Hearts’ whole season now effectively boils down to this Sunday’s League Cup final.
Lose to St Mirren and it will end up one of the grimmest campaigns in recent memory for the Tynecastle club, with the lingering sense of a botched opportunity merely accompanying the depression of seeing out the campaign in the bottom six against a backdrop of serious off-field uncertainty.
Win it, however, and Hearts will have had a magnificent season in the circumstances – even if they end up 11th in the SPL. Football folk routinely trot out the tiresome old line about the league being the “bread and butter”, but no Hibs fan dwells on the fact a side containing Steven Fletcher, Scott Brown, Guillaume Beuzelin, Merouane Zemmama, Dean Shiels and Steven Whittaker only finished sixth in the 2006/07 season. All that matters from that campaign is that they won the League Cup by thrashing Kilmarnock 5-1 on a snowy March day at Hampden.
Likewise, most Hearts fans couldn’t care a jot that arguably the strongest squad in the SPL outwith the Old Firm stuttered to a fifth-place finish last season. All they’re bothered about now is what happened on the very last day of the campaign – the 5-1 victory over Hibs in the Scottish Cup final. Had Hearts been knocked out by Celtic in the semi-final last April, last term would have gone down as one of their most underwhelming in recent years, notable mainly for the onset of financial gloom and a 5-0 humbling at the hands of Tottenham.
That’s the thing with collecting silverware, though: it trumps everything else in football and renders any troubles temporarily irrelevant. Cup wins are the landmark moments for everyone in the game; the days when ordinary players can become club legends. In 50 years’ time anyone looking back at the history books will note that Hearts or St Mirren won the Scottish League Cup in 2013. No-one will delve deep enough to discover – and frankly no-one will care – that the winner of one of Scotland’s most prominent trophies endured a wretched league campaign, beset by an inability to score goals away from home. The problem for anyone from a future generation reading a match report or scouring the Hearts team sheet from this Sunday, however, is that it won’t tell the whole story.
If the Gorgie side win the cup everyone on the pitch will deserve the plaudits that come their way. However, for Hearts, this final should be just as much about acknowledging the considerable efforts of others who have done their bit in getting them there but are unable to participate for one reason or another.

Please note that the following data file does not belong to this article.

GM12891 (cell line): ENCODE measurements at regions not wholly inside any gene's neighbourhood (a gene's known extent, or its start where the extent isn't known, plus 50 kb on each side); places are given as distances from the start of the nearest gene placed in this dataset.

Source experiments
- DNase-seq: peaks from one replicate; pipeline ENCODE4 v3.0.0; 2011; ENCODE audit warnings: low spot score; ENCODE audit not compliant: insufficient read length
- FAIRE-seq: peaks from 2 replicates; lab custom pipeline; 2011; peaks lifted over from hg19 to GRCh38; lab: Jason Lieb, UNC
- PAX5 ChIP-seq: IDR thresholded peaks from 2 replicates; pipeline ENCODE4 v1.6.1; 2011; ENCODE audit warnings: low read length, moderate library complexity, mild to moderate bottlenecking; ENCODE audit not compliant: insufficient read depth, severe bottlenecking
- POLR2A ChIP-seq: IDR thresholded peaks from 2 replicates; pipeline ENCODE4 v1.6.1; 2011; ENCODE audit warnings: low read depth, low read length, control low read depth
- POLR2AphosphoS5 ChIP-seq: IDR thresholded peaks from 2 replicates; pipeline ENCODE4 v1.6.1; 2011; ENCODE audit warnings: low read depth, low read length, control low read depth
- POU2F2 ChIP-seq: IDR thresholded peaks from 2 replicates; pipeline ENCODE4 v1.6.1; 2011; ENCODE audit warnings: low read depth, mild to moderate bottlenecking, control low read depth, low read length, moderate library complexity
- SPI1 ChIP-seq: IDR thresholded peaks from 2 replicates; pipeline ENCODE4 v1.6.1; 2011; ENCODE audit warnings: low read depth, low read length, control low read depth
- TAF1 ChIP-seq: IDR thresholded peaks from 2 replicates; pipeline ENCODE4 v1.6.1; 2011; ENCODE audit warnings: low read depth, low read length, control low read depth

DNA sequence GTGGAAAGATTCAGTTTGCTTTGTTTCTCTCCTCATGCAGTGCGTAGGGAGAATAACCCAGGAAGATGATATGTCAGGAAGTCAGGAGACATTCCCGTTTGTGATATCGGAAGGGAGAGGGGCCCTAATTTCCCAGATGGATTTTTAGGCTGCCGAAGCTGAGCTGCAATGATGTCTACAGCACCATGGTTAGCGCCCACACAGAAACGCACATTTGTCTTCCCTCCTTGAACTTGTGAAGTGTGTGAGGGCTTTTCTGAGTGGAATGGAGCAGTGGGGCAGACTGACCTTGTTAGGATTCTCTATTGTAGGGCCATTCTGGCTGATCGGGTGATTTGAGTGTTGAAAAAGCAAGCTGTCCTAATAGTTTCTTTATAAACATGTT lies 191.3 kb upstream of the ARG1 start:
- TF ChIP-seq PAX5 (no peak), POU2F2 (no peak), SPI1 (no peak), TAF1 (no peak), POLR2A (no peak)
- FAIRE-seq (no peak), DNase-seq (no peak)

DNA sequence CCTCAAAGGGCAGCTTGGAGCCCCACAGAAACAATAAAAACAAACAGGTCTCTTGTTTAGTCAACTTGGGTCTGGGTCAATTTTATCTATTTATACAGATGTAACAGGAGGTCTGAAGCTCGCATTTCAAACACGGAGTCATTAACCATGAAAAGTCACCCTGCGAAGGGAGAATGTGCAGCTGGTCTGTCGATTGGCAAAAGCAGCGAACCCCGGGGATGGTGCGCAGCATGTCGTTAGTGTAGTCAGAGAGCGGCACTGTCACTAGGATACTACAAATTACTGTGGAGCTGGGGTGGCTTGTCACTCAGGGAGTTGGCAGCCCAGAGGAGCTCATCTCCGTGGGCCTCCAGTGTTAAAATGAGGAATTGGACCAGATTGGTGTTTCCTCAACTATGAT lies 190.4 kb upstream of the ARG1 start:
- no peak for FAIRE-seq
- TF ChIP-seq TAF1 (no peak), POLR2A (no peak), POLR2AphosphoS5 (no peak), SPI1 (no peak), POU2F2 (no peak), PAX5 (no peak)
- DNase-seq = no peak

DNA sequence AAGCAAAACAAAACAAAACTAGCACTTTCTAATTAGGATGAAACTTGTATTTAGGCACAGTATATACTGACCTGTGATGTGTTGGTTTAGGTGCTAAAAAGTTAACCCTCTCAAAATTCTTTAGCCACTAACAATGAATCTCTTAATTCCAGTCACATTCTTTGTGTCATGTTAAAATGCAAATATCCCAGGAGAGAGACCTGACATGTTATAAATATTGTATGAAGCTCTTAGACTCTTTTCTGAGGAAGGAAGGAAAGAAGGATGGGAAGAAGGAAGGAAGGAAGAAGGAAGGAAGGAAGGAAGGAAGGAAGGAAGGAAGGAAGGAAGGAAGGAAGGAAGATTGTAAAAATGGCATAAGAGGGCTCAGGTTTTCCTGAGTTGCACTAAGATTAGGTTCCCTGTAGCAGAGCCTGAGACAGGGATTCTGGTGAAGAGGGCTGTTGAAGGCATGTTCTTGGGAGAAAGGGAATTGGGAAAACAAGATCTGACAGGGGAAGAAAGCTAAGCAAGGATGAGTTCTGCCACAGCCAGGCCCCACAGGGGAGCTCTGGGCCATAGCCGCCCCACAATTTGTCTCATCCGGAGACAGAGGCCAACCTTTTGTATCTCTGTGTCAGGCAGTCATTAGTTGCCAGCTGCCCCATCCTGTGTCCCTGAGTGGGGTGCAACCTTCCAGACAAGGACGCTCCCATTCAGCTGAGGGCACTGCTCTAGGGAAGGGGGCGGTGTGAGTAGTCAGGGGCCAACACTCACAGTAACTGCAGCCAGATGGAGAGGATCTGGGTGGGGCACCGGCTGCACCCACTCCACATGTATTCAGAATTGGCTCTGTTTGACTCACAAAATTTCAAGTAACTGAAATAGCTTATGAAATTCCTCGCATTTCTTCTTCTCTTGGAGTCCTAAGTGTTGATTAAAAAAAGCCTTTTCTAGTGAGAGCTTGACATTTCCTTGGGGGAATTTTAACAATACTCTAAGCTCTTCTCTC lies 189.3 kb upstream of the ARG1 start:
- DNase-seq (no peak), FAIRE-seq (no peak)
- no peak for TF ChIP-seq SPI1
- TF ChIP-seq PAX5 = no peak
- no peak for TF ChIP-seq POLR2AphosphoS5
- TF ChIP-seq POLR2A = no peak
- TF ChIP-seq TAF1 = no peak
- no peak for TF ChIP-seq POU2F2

There can be few teams, after all, whose cup final line-up – and coaching team – bears such little resemblance to the one that kicked off the tournament. Only five players who took part in the opening game on their Road to Hampden – a 3-1 win over Livingston in September – are available to contest the final, while just seven remain available from the stirring penalty shootout win atDundee United on Halloween.
None of Hearts’ scorers from those first two games will feature at Hampden, with suspension and injury putting paid to the dreams of Danny Grainger, Marius Zaliukas and Callum Paterson. Meanwhile, envy is sure to be the chief emotion this weekend for the globe-trotting Ryan McGowan and Andrew Driver, two men who grew to love Hearts and who left with a heavy heart to help ease the financial noose around the club’s neck. What they’d give to be playing for Hearts on Sunday.
And then there’s John McGlynn, pictured. Only his most heartless critic won’t have sympathy for the ousted manager as he looks in from the outside on what should have been the proudest day of his working life. Say what you like about McGlynn’s reign – and plenty already have – but it is unlikely Hearts would have had this day out to look forward to had he not held his nerve and remained of an attacking mindset when his team went down to ten men in each of the two previous rounds.
If a patched-up Hearts side can somehow complete what would be a triumph of collective resilience, the efforts of those unable to be part of the occasion shouldn’t be forgotten.